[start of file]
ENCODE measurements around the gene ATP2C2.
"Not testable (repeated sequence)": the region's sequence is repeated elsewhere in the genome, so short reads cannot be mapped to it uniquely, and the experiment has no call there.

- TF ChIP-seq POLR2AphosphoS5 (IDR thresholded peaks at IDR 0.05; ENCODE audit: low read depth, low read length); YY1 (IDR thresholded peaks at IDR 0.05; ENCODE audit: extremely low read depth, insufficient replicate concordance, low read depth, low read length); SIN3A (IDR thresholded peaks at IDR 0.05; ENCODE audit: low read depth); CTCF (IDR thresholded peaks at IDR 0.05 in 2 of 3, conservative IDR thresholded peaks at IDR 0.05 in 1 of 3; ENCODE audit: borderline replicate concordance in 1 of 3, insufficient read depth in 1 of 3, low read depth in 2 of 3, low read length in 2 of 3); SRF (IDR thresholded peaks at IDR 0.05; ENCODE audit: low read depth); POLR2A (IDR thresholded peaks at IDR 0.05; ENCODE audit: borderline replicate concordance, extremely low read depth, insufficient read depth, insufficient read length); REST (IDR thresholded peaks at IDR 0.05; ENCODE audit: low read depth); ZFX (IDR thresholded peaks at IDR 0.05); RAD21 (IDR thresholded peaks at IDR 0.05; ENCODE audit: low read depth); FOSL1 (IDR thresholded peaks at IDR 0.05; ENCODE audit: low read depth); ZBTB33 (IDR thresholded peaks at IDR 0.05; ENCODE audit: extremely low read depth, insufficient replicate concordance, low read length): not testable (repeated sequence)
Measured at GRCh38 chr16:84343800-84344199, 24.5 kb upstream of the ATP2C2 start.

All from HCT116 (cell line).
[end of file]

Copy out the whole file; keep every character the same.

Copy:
ENCODE measurements around the gene ATP2C2.
"Not testable (repeated sequence)": the region's sequence is repeated elsewhere in the genome, so short reads cannot be mapped to it uniquely, and the experiment has no call there.

- TF ChIP-seq POLR2AphosphoS5 (IDR thresholded peaks at IDR 0.05; ENCODE audit: low read depth, low read length); YY1 (IDR thresholded peaks at IDR 0.05; ENCODE audit: extremely low read depth, insufficient replicate concordance, low read depth, low read length); SIN3A (IDR thresholded peaks at IDR 0.05; ENCODE audit: low read depth); CTCF (IDR thresholded peaks at IDR 0.05 in 2 of 3, conservative IDR thresholded peaks at IDR 0.05 in 1 of 3; ENCODE audit: borderline replicate concordance in 1 of 3, insufficient read depth in 1 of 3, low read depth in 2 of 3, low read length in 2 of 3); SRF (IDR thresholded peaks at IDR 0.05; ENCODE audit: low read depth); POLR2A (IDR thresholded peaks at IDR 0.05; ENCODE audit: borderline replicate concordance, extremely low read depth, insufficient read depth, insufficient read length); REST (IDR thresholded peaks at IDR 0.05; ENCODE audit: low read depth); ZFX (IDR thresholded peaks at IDR 0.05); RAD21 (IDR thresholded peaks at IDR 0.05; ENCODE audit: low read depth); FOSL1 (IDR thresholded peaks at IDR 0.05; ENCODE audit: low read depth); ZBTB33 (IDR thresholded peaks at IDR 0.05; ENCODE audit: extremely low read depth, insufficient replicate concordance, low read length): not testable (repeated sequence)
Measured at GRCh38 chr16:84343800-84344199, 24.5 kb upstream of the ATP2C2 start.

All from HCT116 (cell line).